Fulfilling pessimistic expectations, Congress has decided to leave many of this year’s big fiscal decisions to be made in a few short weeks after the November elections.
Both the House and Senate have adjourned until after the elections. At that point lawmakers will face a long list of unfinished business, including what to do about the “fiscal cliff” -- the large automatic spending reductions and expiring tax cuts that are scheduled to begin going into effect in January.
Many economists have warned that allowing all of the elements of the fiscal cliff to happen at once could derail the economic recovery, and lawmakers in both parties say they want to find a way to delay or avoid at least some of those elements.
The automatic spending cuts -- also known as “sequestration” -- are required by last year’s Budget Control Act. They were designed as a draconian alternative to encourage congressional action to curb projected federal deficits, but lawmakers over the past year have failed to reach an agreement.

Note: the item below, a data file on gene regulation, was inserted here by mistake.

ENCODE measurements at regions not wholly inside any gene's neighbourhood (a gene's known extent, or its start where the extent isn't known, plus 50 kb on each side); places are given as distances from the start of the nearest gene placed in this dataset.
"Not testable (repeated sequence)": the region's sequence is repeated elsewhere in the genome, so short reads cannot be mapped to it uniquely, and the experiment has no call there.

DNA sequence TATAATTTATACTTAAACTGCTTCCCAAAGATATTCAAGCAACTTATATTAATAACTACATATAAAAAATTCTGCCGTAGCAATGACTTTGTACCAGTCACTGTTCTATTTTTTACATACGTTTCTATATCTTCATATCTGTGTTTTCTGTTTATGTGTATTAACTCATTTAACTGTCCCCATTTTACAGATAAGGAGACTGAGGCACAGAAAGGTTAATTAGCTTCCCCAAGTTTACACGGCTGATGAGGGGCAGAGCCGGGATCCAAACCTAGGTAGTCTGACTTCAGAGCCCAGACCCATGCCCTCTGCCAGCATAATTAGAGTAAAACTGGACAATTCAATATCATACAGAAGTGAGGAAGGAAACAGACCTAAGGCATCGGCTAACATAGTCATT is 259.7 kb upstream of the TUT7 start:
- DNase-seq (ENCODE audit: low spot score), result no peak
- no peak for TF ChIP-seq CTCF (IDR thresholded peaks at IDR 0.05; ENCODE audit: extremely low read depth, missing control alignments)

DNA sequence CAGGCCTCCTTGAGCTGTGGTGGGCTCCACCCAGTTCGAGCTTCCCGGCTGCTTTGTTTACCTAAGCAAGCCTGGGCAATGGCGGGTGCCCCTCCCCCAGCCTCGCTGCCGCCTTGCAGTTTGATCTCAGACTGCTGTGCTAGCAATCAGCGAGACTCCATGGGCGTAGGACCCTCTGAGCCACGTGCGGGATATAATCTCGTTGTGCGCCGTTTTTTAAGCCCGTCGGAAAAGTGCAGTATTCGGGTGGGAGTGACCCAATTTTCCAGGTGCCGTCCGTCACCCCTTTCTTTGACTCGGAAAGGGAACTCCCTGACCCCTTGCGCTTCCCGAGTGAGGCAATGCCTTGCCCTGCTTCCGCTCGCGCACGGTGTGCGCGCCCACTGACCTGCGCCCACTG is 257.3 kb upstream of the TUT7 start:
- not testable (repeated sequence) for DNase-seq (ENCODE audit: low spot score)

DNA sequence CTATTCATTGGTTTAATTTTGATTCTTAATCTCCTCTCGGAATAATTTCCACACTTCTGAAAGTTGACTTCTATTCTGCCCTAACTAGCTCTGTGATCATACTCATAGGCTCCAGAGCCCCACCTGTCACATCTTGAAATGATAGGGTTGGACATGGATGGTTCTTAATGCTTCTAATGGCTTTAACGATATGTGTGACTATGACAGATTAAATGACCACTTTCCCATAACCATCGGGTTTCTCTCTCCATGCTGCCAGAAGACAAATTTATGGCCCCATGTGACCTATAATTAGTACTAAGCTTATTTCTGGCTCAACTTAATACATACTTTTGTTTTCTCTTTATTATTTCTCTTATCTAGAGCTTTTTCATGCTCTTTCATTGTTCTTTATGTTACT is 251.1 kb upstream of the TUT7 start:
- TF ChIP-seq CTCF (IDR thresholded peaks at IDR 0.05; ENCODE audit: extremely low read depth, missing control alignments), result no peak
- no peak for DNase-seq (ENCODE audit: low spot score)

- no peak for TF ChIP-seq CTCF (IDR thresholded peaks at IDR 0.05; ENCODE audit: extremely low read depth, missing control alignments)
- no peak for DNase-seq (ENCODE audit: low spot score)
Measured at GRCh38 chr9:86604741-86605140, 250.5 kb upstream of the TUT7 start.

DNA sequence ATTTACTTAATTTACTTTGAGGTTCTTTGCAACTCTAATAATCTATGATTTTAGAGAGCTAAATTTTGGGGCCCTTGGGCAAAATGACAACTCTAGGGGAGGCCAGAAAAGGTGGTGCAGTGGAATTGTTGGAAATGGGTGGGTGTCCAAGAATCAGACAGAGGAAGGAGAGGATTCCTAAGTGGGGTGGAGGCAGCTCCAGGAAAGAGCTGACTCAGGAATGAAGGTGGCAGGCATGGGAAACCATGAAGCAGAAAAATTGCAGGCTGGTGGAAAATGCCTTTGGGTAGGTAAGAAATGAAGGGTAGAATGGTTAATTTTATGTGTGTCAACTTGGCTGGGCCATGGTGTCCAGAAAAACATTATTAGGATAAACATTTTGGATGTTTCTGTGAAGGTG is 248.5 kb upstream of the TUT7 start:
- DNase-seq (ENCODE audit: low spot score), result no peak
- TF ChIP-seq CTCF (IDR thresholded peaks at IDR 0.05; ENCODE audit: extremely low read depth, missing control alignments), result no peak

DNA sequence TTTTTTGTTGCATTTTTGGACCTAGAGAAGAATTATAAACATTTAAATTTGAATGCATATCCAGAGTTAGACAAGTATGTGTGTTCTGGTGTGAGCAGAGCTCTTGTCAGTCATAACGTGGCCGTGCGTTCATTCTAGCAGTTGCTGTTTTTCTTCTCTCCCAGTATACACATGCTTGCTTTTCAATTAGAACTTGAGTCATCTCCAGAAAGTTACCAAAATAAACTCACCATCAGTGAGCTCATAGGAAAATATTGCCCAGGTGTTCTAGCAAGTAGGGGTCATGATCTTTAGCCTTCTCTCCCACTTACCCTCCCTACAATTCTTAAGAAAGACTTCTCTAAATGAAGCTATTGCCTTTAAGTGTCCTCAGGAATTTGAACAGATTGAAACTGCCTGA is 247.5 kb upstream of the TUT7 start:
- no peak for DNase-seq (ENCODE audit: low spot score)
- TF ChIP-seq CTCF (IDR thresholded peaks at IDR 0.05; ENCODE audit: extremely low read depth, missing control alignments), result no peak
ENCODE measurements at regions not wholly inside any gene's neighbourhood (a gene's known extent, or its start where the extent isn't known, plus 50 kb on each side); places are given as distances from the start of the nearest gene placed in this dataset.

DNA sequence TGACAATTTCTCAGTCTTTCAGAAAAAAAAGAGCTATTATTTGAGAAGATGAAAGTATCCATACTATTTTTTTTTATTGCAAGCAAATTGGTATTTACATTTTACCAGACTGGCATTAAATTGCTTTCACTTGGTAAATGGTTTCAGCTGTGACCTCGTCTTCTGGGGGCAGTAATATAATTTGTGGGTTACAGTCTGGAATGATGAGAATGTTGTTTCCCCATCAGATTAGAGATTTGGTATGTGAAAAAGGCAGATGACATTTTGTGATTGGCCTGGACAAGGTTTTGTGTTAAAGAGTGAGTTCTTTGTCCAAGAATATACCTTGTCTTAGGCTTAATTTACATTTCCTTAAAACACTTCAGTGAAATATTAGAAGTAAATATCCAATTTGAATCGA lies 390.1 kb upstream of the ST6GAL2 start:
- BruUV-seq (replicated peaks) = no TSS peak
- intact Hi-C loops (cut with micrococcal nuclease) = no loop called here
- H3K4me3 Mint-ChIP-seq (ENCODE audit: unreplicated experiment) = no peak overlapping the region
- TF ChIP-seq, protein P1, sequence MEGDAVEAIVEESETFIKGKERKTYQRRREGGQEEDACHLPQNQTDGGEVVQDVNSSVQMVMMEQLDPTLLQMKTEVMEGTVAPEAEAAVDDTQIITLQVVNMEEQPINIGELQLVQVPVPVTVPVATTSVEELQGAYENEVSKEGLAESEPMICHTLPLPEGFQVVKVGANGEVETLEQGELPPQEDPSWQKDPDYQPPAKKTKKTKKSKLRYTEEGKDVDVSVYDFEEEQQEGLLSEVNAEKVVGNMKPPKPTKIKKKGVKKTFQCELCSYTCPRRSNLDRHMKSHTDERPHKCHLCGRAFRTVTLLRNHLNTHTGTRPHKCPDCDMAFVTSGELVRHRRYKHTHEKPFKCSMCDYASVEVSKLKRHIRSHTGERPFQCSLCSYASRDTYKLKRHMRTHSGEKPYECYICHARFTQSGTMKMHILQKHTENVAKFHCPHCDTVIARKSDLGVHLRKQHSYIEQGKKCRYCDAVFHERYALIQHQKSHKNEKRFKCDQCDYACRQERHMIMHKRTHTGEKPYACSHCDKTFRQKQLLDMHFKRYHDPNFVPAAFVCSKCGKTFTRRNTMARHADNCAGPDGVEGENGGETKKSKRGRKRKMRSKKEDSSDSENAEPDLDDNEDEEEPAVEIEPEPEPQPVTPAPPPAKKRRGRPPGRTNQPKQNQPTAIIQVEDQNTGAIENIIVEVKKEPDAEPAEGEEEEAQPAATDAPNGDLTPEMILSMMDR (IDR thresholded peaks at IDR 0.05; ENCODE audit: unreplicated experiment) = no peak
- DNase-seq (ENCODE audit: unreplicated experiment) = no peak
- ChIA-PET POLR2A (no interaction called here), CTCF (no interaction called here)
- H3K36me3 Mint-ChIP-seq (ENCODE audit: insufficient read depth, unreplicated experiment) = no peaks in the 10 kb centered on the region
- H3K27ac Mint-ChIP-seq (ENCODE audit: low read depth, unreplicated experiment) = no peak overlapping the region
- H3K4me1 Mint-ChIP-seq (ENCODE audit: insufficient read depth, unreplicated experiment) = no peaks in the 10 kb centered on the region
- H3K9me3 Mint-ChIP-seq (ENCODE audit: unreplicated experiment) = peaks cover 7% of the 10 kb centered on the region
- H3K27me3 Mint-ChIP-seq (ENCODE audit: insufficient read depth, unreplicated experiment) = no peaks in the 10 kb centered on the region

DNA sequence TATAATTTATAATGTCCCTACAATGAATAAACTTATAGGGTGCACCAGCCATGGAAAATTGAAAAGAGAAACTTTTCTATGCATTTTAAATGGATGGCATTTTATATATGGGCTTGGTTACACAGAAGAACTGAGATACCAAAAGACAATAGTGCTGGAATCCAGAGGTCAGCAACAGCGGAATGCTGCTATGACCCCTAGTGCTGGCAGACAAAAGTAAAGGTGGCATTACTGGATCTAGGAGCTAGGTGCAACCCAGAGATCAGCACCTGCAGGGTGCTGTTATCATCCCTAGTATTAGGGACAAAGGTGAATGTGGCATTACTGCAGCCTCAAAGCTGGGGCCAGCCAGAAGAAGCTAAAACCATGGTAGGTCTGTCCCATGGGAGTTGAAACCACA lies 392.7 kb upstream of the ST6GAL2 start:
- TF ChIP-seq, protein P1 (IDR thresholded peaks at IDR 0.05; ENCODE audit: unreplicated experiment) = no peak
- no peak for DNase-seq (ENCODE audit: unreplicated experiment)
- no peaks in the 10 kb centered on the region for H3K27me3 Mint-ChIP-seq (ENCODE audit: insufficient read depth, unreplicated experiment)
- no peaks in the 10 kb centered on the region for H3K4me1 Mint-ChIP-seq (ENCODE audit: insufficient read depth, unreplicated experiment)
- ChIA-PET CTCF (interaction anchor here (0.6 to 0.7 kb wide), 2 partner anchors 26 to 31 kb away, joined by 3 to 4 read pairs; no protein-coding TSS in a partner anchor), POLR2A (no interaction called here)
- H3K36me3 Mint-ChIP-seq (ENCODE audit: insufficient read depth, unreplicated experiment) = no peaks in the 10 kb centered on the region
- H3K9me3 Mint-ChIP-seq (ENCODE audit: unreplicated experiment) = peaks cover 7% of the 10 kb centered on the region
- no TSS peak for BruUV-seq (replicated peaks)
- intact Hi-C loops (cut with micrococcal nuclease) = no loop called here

The Concord Coalition has urged elected officials to deal with the fiscal cliff in the context of a broader, bipartisan agreement on fiscal reform.
On Monday a bipartisan group of senators sent a letter to Senate leaders expressing concern about sequestration and saying they were “committed to working together to help forge a balanced bipartisan deficit reduction package to avoid damage to our national security, important domestic priorities, and our economy. “